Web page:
Maintenance at oilsands facilities may achieve what Alberta’s mandatory production curtailments have so far failed to accomplish: drain Western Canada’s storage tanks.
Inventories in the region were 34 million barrels the week before last, Rich Kruger, Imperial Oil Ltd.’s chief executive officer, said in an earnings call Friday, citing Genscape data.
That figure is little changed from when Alberta’s outgoing government announced mandatory production cuts at the beginning of December to alleviate a glut.
While inventories did fall initially to about 28 million barrels in February, they started to rise again after the price of heavy Canadian crude strengthened to within $10 of West Texas Intermediate futures, making it uneconomic to ship by rail, the one alternative to clogged pipelines.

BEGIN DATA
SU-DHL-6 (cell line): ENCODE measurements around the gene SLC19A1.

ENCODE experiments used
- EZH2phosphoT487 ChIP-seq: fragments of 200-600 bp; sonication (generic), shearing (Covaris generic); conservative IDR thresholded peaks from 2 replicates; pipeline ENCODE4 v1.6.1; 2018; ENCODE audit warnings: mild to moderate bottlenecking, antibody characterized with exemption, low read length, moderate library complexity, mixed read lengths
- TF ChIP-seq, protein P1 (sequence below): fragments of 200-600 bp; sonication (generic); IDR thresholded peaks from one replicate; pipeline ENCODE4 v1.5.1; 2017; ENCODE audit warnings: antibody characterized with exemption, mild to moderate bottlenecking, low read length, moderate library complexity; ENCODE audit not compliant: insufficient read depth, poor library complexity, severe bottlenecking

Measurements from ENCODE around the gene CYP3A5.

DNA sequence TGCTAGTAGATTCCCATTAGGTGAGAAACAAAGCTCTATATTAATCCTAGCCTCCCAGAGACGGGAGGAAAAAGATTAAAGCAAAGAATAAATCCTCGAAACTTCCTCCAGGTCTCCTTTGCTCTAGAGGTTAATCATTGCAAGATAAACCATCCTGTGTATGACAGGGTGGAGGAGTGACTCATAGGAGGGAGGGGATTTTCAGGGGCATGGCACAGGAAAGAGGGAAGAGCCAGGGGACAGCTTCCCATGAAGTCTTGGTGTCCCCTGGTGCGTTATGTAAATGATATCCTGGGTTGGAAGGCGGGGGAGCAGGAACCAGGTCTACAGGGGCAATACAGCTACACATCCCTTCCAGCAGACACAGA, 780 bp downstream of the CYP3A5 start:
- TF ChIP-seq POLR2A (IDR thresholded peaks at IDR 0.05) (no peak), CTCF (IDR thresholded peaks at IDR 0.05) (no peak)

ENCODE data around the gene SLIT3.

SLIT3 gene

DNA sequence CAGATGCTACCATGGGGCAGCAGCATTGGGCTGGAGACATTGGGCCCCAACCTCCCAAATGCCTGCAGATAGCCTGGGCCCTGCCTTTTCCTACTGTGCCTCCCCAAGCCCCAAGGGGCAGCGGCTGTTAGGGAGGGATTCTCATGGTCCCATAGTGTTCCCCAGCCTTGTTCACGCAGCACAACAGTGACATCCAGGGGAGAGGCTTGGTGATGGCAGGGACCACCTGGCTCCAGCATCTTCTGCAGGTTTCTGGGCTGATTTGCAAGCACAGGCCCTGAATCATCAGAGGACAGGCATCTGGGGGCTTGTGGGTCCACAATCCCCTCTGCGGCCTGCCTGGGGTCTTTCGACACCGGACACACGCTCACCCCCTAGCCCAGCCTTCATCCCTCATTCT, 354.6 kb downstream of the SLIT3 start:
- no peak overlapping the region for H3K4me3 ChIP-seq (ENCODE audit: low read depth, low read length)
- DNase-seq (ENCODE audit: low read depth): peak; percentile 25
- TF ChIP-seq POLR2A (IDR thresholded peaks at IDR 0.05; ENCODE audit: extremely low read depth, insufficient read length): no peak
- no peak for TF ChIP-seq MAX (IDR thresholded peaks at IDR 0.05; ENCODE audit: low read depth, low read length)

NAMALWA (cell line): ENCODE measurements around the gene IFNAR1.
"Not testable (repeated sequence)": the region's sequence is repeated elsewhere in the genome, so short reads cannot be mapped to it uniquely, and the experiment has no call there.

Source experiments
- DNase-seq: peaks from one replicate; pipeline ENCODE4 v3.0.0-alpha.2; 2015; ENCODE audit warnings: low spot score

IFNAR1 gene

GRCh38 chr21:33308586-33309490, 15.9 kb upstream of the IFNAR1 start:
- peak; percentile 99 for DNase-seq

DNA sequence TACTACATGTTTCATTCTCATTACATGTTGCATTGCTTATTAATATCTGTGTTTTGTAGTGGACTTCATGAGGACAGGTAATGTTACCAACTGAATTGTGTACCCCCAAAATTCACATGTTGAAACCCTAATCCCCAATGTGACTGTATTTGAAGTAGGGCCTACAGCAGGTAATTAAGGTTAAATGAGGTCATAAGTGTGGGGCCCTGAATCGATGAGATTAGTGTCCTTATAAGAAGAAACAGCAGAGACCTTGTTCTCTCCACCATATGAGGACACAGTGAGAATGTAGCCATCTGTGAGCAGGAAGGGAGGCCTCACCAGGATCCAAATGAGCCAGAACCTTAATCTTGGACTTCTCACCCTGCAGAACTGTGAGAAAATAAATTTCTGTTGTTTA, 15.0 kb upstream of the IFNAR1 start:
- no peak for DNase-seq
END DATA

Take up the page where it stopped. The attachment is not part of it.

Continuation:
“This could be a time when production wanes and inventories come down,” Kevin Birn, IHS Markit’s director of North American crude oil markets, said by phone.
Heavy Canadian crude prices have weakened a bit this month, with Western Canadian Select’s discount to futures widening to $13 a barrel Tuesday. The wider gap has facilitated more rail shipments, which will rise to between 165,000 barrels and 175,000 barrels a day in April from 150,000 in March, Imperial’s Kruger said.
“We think some of the major spring maintenance activities, particularly at the mines, may help to alleviate some of the pressure over the next couple of months,” Kruger said Friday.
Here is some of the planned oilsands maintenance this spring and summer:
© 2019 Bloomberg L.P
You can read more of the news on source